IdentificationThe yelloweye rockfish is orange-red to orange-yellow in body coloration; it has bright-yellow irises and black pupils and a raspy ridge above the eyes. The ﬁns may be black at the margins.
The roosterﬁsh is a superb light-tackle gameﬁsh and a member of the Carangidae family of jacks, so named for the comb of long dorsal ﬁn spines that extends far above the body of the fish. It has been exploited at a local level because of its excellent quality as a food ﬁsh and is marketed fresh.
IdentificationA striking, iridescent ﬁsh, the roosterﬁsh is characterized by seven long, threadlike dorsal ﬁn spines, which are found even on young ﬁsh. This comb stands erect when the roosterﬁsh is excited, as when threatened, but ordinarily, the ﬁn remains lowered in a sheath along the back. There are also two dark, curved stripes on the body and a dark spot at the base of the pectoral ﬁn.
The blue runner is a small, spunky member of the Carangidae family that is valued as bait for big-game ﬁshing. It is an excellent food ﬁsh and is marketed fresh, frozen, and salted.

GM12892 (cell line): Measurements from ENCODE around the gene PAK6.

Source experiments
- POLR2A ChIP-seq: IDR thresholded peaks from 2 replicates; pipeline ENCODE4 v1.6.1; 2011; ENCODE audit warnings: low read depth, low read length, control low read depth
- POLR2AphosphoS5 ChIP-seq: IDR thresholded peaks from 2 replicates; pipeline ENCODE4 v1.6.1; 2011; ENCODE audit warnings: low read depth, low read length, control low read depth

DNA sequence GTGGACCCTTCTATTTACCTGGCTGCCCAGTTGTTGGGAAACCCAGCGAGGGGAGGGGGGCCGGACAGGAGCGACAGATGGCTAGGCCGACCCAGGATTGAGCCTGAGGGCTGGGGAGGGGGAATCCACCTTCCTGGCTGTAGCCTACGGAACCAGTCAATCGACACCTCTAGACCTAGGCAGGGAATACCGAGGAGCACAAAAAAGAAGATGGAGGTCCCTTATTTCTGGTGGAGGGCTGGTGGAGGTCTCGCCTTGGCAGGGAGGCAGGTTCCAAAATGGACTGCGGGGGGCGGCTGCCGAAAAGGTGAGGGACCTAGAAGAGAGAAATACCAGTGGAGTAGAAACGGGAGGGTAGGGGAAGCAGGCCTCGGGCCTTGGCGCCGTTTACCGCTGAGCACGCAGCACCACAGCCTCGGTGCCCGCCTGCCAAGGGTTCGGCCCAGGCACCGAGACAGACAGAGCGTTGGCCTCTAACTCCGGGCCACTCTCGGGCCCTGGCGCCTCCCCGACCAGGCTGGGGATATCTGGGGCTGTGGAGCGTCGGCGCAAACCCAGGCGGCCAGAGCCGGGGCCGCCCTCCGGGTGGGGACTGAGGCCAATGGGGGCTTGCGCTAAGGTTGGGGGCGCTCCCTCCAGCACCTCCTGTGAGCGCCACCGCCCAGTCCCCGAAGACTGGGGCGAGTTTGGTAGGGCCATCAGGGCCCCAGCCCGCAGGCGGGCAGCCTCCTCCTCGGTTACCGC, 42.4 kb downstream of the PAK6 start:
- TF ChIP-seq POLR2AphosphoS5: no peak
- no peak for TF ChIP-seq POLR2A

IdentificationThe body of the blue runner is bluish-green to brassy, silvery, or light olive above. There is a black, some what elongated spot near the upper end of the gill cover, and there may be faint bluish bars on the body. A characteristic feature is the blackish shading on the tips of the tail ﬁns. The blue runner is easily distinguished from the crevalle jack because it lacks the dark blotch found on the pectoral ﬁns of that ﬁsh.
A member of the Carangidae family of jacks, the rainbow runner does not look like other jacks because it is a much slimmer, more streamlined ﬁsh. It is also an excellent food ﬁsh, with ﬁrm, white ﬂesh, marketed fresh and salted/dried. In Japan, the rainbow runner is cooked with a special sauce or eaten raw and is considered a delicacy.
IdentificationThe rainbow runner is blue-green above and white or silver below, with a yellow or pink cast. On both sides, there is a broad, dark-blue, horizontal stripe from the snout to the base of the tail; a narrow, pale-blue stripe immediately below it that runs through each eye; a pale to brilliant-yellow stripe below that; and then another narrow pale-blue stripe.
With its characteristic large dorsal ﬁn and superlative aerial ability, the sailﬁsh is arguably the most striking member of the Istiophoridae family of billﬁsh. Although present taxonomy suggests that the Atlantic and the Paciﬁc sailﬁsh are the same species, some experts are not yet convinced.